Book Review – Fierce: How Competing for Myself Changed Everything

Fierce: How Competing for Myself Changed Everything

This past birthday/Christmas, I got gifted some really great books, and this is one of them. Despite my feelings toward Simone’s book, Courage to Soar, I went into Aly’s book with high hopes. I just have a tremendous amount of respect for her. She’s so mature and accomplished and poised. And, also, I just love memoir-type books, so…

Book 2:
Fierce: How Competing for Myself Changed Everything
by Aly Raisman

Genre:
Sports Autobiography, Biography

Published:
November 2017

Synopsis According to Mandi:
Without spoilers, Fierce: How Competing for Myself Changed Everything is about Aly’s road to success and the obstacles she had to overcome along the way. Aly is a two time Olympic athlete, and a highly accomplished one at that. What does it take to be in her shoes? What does her life look like post-Olympics? How does she use her platform for good?

Favorite Quote(s):

“My parents focused on being parents and left the coaching to the professionals. They never pushed me, but they saw the value of being part of something that made me leap out of bed, excited for the day.”

“It gave me an even greater appreciation of the Olympics, a place where the whole world and people of all nationalities came together to support one another.”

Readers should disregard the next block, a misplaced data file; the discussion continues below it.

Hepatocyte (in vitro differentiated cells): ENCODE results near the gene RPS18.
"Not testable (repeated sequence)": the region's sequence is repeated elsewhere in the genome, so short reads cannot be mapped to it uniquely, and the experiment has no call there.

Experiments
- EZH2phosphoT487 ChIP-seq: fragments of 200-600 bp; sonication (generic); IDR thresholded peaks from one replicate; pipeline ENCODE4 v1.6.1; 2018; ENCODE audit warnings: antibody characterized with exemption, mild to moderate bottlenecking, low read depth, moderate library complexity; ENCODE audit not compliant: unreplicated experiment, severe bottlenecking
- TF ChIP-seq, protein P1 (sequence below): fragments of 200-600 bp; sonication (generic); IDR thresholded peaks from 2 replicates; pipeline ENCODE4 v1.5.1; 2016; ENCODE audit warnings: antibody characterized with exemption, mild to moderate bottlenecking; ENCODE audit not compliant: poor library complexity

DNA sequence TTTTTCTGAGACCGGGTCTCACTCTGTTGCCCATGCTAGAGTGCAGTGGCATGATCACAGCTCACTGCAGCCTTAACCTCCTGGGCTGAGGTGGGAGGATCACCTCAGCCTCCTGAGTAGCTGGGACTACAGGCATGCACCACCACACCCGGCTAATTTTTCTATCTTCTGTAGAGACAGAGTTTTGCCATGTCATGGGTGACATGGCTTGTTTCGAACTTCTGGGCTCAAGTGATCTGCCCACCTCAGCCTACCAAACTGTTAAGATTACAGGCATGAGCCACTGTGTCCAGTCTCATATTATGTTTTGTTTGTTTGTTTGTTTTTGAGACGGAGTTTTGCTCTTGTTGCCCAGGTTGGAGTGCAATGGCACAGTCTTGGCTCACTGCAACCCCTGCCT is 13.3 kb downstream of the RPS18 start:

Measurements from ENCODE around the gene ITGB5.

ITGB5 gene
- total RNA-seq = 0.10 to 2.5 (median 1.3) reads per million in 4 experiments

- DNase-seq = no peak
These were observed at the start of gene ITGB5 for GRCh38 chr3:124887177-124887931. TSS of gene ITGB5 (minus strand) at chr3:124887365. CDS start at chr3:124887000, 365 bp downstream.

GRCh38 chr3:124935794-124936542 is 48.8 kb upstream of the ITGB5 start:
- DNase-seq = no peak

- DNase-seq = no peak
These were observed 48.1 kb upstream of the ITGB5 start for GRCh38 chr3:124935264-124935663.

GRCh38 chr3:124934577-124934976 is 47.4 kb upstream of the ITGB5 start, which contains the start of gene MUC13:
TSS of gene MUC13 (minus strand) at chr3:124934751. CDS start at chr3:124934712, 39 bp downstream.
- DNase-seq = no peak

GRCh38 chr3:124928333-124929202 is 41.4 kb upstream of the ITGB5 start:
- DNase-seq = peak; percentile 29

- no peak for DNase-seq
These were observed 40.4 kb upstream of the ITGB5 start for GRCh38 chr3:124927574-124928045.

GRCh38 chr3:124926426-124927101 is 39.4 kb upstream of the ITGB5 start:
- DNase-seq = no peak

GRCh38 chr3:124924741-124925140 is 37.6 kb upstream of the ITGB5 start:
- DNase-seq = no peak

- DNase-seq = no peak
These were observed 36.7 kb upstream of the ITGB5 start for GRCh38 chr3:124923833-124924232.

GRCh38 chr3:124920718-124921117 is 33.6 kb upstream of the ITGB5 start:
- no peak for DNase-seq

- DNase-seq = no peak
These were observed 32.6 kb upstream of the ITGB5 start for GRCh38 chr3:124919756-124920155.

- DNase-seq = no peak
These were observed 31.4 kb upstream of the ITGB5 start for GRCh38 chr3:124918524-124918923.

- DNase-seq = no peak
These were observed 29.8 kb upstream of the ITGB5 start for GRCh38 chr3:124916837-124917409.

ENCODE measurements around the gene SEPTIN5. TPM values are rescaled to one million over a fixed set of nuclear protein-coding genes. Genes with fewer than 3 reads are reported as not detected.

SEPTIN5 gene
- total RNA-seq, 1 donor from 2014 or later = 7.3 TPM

– Aly Raisman, Fierce: How Competing for Myself Changed Everything

Awards (based upon my brief research):
None noted, but obviously Aly’s raked in a few “awards” herself…

Pages:
368

My Overall Rating:
4 – This book features two things I love – the Olympics and gymnastics – plus my favorite athlete. Aly is a remarkable woman. Her dedication to her sport is admirable, but her dedication to being a good person is commendable. From the moment I first watched her compete in 2012, I knew I liked her as a person. She’s calm and collected, yet unquenchably fierce. Though I already knew much of her story, her telling of it is so beautiful and only further solidifies my respect for her.

Aly’s writing was mature. She was transparent about the obstacles she faced, how she handled them and how they made her feel and grow. Her road to success was nowhere near easy, yet in performance, an onlooker would never suspect that. At each step along the way, she’s carefully decided on how to use her platform for good, and I loved reading her thought process in some of those questionable steps.

Still, I have to say, if you are not obsessed with the Olympics or if you do not have a deep love for gymnastics, this is probably not your book.